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Barriers to Vision

By Belma Gonzalez
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Originally Published in Coaching for Transformation

On occasion we work with someone who has difficulty dreaming or creating a vision. When we ask empowering questions or attempt to lead them in a visioning exercise, it falls flat.

What can inhibit people from knowing how to dream? When they have no idea what they want for their future, what can we as coaches do to create an environment where dreams and visions can flourish?

First we can raise our awareness and get curious about what prevents people from dreaming or creating a vision. Usually, it’s not because they lack imagination or drive. A few other real examples that have kept people from dreaming:

  • After the death of my husband, I couldn’t envision loving anyone new who could die.
  • After I was sexually assaulted, I wouldn’t let anyone get close to me, even though that’s what I wanted most.
  • During the war, my best friend died in my arms and I felt rage for years, before I could admit what I really wanted: peace.
  • I was living the dream when a hurricane took away everything I owned. It shook me to the core and it was a long time before I could dream again.
  • When I had leukemia, I was very close to death. I could only see myself as sickly, even when I recovered.

Perhaps they want their vision so badly, they don’t dare raise their hopes. To avoid disappointment, they play small.

Personal trauma may leave them feeling too vulnerable to truly explore what they want. The vision process may raise issues of loyalty or feeling diff erent from family members or friends—especially if their dreams threaten to set them apart or change their relationships.

Curiosity is key to creating a space for exploring resistance and creating an opportunity for shifting into new ways to look at possibilities. We can also create space to explore fear, suffering, isolation and whatever else may surface.

For example, the American dream focuses on the success of the individual, not the well-being of all, but it disregards discrimination based on race, religion, gender or national origin. All of these might inhibit people’s ability to dream or achieve their goals. Groups or communities who have experienced systemic oppression may resist visioning to protect themselves from further pain. The historical trauma of slavery, genocide, hate crimes or traffi cking can motivate people to play safe.

By getting curious about institutionalized racism, sexism, classism, etc. we can impact our clients’ ability to create a compelling vision for their future.

As an example, some US federal, state and local governments set explicit intentions to create racially segregated metropolises, or ghettos. The word “ghetto” sometimes implies racist connotations, but a ghetto is actually a part of a city in which members of a minority group live, especially because of social, legal or economic pressure.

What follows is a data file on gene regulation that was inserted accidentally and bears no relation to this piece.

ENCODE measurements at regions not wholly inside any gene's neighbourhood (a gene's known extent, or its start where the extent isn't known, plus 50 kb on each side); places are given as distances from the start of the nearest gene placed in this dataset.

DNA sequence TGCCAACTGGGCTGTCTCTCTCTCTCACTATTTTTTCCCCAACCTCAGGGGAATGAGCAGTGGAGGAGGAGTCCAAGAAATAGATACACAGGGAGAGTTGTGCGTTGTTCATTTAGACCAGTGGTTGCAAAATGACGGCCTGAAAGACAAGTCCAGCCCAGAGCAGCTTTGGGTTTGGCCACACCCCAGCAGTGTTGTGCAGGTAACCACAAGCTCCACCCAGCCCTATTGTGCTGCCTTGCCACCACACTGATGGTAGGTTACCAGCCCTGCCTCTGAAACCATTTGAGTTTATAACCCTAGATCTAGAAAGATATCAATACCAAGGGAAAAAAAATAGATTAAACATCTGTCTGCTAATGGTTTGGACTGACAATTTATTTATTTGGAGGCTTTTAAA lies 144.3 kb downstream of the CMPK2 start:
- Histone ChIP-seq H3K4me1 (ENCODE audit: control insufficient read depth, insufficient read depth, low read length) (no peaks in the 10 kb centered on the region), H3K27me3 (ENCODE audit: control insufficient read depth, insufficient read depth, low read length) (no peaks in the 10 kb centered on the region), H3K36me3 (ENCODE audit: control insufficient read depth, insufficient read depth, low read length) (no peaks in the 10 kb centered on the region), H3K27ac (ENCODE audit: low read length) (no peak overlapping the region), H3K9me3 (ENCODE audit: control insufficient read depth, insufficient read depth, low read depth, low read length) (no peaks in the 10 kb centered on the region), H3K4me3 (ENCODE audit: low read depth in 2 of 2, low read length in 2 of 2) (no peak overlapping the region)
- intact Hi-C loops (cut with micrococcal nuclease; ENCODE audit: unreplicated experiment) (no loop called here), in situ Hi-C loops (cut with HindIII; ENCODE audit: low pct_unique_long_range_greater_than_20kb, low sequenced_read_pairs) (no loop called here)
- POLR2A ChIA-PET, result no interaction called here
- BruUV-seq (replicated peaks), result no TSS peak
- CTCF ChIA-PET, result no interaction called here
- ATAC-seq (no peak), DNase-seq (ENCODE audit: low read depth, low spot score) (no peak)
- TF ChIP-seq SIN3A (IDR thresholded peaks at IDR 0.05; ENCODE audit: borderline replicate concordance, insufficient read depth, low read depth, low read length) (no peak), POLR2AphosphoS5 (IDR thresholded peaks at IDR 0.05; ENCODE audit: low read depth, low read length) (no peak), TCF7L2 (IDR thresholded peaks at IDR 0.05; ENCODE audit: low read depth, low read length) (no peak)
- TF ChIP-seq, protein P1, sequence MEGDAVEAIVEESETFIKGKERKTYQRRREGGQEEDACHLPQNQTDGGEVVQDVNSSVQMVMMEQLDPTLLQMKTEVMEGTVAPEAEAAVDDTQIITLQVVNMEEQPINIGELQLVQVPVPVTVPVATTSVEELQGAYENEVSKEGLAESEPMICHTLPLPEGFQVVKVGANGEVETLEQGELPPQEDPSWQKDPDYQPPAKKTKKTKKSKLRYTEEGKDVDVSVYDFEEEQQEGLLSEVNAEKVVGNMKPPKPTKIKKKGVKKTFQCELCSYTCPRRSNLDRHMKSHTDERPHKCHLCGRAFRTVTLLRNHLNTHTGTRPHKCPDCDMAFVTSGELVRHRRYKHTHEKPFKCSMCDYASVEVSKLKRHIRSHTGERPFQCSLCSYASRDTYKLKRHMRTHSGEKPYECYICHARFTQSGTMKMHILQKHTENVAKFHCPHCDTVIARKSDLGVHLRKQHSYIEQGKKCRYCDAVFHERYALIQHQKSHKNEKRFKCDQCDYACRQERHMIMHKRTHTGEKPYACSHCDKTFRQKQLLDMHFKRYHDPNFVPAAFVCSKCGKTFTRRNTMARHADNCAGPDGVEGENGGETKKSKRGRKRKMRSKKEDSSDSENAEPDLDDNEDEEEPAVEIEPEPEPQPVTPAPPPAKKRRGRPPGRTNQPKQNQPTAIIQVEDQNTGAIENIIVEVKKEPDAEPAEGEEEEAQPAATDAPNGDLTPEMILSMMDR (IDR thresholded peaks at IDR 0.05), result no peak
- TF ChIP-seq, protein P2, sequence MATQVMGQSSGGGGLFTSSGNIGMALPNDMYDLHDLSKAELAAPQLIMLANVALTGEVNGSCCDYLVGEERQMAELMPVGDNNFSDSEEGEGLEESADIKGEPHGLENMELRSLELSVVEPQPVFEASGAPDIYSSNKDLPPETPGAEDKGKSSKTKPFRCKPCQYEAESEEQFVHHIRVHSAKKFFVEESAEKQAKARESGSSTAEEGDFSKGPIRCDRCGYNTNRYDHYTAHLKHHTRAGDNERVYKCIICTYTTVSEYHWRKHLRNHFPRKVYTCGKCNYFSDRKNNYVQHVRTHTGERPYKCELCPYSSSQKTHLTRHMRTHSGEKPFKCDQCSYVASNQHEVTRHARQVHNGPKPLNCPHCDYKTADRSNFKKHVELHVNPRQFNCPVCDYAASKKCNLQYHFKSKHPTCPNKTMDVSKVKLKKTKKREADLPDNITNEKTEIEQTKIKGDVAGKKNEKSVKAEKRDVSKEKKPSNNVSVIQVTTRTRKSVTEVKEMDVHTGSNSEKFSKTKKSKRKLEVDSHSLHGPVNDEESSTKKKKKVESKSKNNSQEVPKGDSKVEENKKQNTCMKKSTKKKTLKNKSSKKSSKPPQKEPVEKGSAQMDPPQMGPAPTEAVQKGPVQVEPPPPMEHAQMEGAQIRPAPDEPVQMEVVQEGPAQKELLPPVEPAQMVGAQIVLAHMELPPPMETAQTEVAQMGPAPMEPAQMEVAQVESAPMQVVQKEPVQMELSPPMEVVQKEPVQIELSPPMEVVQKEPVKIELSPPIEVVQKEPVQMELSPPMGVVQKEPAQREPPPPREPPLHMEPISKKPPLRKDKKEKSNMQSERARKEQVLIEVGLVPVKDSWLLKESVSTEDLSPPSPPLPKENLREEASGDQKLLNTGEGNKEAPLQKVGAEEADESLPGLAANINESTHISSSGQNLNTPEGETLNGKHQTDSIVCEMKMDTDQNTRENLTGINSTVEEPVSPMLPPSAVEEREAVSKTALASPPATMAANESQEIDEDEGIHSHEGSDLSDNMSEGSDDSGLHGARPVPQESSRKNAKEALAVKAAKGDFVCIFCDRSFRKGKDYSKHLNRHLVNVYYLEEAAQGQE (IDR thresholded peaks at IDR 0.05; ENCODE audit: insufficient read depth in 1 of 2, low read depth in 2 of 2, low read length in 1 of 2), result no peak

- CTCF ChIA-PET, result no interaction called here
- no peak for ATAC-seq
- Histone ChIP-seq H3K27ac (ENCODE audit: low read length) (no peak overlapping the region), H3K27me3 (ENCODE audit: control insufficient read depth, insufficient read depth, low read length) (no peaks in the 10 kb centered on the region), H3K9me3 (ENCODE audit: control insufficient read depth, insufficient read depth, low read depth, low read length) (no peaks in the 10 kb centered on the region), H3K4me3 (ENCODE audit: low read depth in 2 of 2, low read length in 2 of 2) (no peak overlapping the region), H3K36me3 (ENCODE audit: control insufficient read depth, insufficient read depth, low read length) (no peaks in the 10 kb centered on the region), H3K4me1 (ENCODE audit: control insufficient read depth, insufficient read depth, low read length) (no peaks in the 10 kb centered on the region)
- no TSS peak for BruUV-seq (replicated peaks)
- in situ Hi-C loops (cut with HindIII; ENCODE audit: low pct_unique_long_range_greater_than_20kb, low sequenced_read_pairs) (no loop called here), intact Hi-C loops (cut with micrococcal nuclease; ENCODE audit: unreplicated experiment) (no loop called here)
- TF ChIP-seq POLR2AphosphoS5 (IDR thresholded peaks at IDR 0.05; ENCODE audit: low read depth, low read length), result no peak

How do those pressures impact people’s ability to dream? What can happen to the ability to envision a future when events in our lifetime (or in our parents’, or ancestors’) have limited our access to a just and equitable existence? What happens when policies keep us from improving our lot in life or detrimentally affect our health or life expectancy simply because of the color of our skin, ethnicity, religion, gender or other factors? What happens when dreaming is dangerous or goes against the power structure?

Even if people are of a generation or in a situation where opportunities are available—what happens when they feel the injustice of being the ‘lucky one’ among family and friends, the one who can have more privilege, when others deserve it just as much? For example, what happens when their vision includes a higher education or a change in economic status that separates them from their community and their culture?

Without making assumptions about what is keeping someone from dreaming or visioning we ask curious questions. We can check our assumptions by remembering this poem of Langston Hughes:

A Dream Deferred

What happens to a dream deferred?

Does it dry up

like a raisin in the sun?

Or fester like a sore-­

And then run?

Does it stink like rotten meat?

Or crust and sugar over-­

like a syrupy sweet?

Maybe it just sags

like a heavy load.

Or does it explode?

We support clients by listening for their deferred dreams and honoring the anger or hurt that forced their dreams into hiding. By getting curious, we give them plenty of space to experience heartache and suffering. They may have very good reasons for feeling numb, frozen or immobilized. They may feel completely stuck, unable to access their creativity or imagination. Even when they can’t remember their childhood dreams, underneath, their dreams are longing for expression. Listening without judgment, we create space for dreams to re-emerge and evolve.


Excerpt from the book Coaching for Transformation: Pathways to Ignite Personal & Social Change by Martha Lasley, Virginia Kellogg, Richard Michaels and Sharon Brown. As faculty at Leadership that Works, they certify coaches who offer personal, organization and community transformation. Check out the free Power of Coaching teleclass.

Coaching is life-changing, world-changing work. The coaching programs at Leadership that Works go beyond theories and models and work with clients on a deeper level. You learn how to coach the whole person: physical, mental, emotional and spiritual. Whole person Transformation.

Leadership that Works

Transforming the world.
One heart at a time.

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